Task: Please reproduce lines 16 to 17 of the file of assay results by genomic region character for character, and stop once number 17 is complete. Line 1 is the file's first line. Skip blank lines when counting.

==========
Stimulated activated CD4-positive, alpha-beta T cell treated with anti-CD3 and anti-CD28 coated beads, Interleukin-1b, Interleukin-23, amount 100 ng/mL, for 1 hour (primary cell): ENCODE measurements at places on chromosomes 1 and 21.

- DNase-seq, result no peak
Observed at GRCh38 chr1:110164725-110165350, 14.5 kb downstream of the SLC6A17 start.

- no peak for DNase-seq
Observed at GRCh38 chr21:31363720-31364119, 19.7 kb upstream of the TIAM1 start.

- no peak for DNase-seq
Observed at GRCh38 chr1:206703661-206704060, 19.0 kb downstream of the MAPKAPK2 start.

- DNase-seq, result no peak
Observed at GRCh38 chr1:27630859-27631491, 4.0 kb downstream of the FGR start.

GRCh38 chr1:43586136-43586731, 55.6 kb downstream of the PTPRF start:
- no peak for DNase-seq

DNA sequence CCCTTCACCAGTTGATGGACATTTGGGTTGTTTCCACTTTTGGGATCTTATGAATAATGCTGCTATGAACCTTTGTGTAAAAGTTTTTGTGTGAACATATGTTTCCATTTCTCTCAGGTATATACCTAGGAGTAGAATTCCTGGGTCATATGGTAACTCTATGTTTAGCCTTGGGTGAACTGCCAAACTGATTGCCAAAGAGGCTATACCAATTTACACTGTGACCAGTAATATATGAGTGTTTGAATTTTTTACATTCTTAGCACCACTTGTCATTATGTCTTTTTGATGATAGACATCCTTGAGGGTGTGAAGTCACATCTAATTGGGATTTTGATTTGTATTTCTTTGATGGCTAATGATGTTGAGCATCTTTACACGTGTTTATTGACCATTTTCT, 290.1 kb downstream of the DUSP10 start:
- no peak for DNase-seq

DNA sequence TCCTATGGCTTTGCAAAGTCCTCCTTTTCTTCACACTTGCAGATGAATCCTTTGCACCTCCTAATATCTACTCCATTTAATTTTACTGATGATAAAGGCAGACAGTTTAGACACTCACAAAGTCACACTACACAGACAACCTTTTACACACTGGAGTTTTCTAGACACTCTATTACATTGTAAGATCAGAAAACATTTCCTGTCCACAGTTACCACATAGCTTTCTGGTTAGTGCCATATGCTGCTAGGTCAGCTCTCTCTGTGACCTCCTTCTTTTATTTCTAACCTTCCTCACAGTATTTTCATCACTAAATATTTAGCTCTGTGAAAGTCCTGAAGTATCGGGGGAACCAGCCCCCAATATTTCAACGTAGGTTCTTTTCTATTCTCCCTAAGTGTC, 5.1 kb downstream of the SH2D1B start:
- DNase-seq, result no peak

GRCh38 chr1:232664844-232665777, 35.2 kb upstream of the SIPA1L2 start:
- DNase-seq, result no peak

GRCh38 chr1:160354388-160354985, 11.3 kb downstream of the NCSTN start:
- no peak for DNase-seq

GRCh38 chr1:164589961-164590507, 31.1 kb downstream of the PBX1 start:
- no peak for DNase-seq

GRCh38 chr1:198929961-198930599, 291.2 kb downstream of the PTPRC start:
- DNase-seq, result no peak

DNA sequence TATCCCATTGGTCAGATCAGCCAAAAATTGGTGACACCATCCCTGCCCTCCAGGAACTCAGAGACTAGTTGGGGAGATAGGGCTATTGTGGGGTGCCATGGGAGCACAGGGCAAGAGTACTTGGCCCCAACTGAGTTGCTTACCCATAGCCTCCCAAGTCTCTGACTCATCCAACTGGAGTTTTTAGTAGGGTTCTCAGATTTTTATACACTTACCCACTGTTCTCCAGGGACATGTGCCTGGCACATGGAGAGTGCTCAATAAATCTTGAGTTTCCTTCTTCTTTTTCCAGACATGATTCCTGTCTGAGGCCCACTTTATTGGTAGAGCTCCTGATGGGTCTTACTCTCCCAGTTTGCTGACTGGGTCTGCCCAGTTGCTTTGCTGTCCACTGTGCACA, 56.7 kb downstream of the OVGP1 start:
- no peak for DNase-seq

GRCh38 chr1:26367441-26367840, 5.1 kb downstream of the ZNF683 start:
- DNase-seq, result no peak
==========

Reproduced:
GRCh38 chr1:232664844-232665777, 35.2 kb upstream of the SIPA1L2 start:
- DNase-seq, result no peak